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Closing arguments in murder trial for man accused of killing Navy sailor on San Diego freeway

Posted at 10:10 AM, Feb 13, 2020
and last updated 2020-02-13 15:45:12-05

SAN DIEGO (CNS) -- Closing arguments began Thursday in the murder trial of a man accused of gunning down a Navy sailor who stopped to assist a stranded motorist on a Logan Heights freeway ramp.

Edson Acuna, 26, is accused of murdering 21-year-old Curtis Adams on Oct. 27, 2018, when Adams stopped to assist the occupants of a seemingly disabled vehicle on the connector ramp between southbound state Route 15 and northbound Interstate 5 about 2 a.m.

Prosecutors say Acuna and three others had burglarized a Mt. Hope home earlier that night and got into a shootout with one of the home's residents, resulting in at least one of the tires on Acuna's car shot out.

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Forced to pull over due to the flat tire, Acuna and the others saw Adams pull over.

Believing he was the homeowner from the shootout, Acuna allegedly shot Adams as the Navy man stepped out of his vehicle, a killing Deputy District Attorney Melissa Vasel described as "nothing less than an execution."

Acuna faces life imprisonment without the possibility of parole if convicted of first-degree murder and jurors find true a special circumstance allegation of committing the killing in the commission of a burglary.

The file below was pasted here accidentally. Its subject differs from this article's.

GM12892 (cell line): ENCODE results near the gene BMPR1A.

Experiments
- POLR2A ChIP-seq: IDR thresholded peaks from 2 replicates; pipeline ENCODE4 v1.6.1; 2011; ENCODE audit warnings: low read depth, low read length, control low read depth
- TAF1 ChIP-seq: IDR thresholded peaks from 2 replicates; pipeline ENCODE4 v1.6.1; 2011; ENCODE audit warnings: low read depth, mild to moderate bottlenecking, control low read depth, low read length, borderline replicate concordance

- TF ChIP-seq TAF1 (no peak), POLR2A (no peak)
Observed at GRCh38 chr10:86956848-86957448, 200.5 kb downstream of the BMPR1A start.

His 22-year-old brother Brandon and two other co-defendants, Harvey Liberato, 25, and Susana Galvan, 39, have pleaded guilty to charges ranging from voluntary manslaughter to being an accessory after the fact.

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Defense attorney Daniel Cohen denied the evidence supported a first-degree murder conviction, arguing that Acuna fired to defend himself due to his belief that Adams was the homeowner who had previously tried to kill him.

"This was not an execution. This was an accident," Cohen told the jury. "This was a mistake. A tragic mistake, but a mistake nonetheless."

Cohen said Acuna accompanied his brother to the Mt. Hope home, where the younger sibling began burglarizing the homeowner's SUV.

The defense attorney said the homeowner came out of the home, "guns a-blazing," with the intent of killing Acuna and his companions, and that Edson sped away from the home because he believed his brother may have been shot.

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Then on the freeway, Acuna shot Adams in "perceived self-defense," Cohen said.

Acuna's vehicle was found on the freeway about a half-mile from the shooting scene, with Brandon Acuna and Galvan arrested nearby.

Liberato was arrested about a week later, while Edson Acuna was arrested that December in Mexico.

Adams, a Brooklyn native, enlisted in the Navy in 2016. At the time of his death, he was a steelworker with Amphibious Construction Battalion 1 at Naval Amphibious Base Coronado.